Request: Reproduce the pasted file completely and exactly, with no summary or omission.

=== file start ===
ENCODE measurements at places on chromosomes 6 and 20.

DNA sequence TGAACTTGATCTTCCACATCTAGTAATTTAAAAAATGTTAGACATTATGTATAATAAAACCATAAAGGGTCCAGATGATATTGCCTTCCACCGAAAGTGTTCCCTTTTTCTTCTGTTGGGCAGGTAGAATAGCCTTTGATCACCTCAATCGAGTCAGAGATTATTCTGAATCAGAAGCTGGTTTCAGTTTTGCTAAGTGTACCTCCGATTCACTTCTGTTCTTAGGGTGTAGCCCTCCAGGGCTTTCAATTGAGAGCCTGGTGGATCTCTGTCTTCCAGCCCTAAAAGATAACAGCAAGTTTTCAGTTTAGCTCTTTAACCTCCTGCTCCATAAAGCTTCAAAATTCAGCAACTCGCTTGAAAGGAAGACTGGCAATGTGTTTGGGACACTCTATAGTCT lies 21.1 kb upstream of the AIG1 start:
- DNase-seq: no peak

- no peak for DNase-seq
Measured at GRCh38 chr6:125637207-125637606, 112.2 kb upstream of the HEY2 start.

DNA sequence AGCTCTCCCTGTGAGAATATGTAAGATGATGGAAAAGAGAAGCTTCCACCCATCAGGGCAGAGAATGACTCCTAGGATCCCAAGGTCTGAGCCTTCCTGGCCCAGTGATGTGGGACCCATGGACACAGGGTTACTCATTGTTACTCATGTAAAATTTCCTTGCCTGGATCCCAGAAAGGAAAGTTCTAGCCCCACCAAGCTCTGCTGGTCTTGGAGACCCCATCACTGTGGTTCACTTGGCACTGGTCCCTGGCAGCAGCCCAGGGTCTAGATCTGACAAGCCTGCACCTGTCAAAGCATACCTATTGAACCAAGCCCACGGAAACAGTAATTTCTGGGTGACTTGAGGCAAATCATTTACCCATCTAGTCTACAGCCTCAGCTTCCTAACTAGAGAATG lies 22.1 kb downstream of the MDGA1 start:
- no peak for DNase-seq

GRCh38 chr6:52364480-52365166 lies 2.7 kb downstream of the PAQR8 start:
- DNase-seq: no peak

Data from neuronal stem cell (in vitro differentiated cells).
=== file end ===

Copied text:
ENCODE measurements at places on chromosomes 6 and 20.

DNA sequence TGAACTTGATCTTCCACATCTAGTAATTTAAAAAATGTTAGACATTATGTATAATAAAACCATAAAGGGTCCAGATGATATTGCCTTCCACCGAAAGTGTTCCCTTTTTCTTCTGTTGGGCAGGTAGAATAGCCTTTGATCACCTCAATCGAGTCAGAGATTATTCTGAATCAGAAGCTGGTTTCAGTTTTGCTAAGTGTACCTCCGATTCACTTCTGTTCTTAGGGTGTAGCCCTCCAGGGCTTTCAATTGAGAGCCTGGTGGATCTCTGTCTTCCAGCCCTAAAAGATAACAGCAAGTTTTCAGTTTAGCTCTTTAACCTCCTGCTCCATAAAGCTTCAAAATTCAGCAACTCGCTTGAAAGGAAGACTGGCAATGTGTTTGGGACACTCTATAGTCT lies 21.1 kb upstream of the AIG1 start:
- DNase-seq: no peak

- no peak for DNase-seq
Measured at GRCh38 chr6:125637207-125637606, 112.2 kb upstream of the HEY2 start.

DNA sequence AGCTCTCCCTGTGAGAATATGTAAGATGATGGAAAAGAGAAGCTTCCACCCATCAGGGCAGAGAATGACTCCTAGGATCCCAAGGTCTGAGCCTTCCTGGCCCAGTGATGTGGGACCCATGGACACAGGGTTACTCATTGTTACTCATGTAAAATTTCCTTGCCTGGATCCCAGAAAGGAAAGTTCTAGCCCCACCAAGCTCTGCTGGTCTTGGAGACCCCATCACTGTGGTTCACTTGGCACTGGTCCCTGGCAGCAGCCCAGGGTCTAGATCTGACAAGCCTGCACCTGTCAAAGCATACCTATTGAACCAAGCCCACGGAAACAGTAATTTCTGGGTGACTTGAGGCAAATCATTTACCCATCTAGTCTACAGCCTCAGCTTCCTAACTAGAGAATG lies 22.1 kb downstream of the MDGA1 start:
- no peak for DNase-seq

GRCh38 chr6:52364480-52365166 lies 2.7 kb downstream of the PAQR8 start:
- DNase-seq: no peak

Data from neuronal stem cell (in vitro differentiated cells).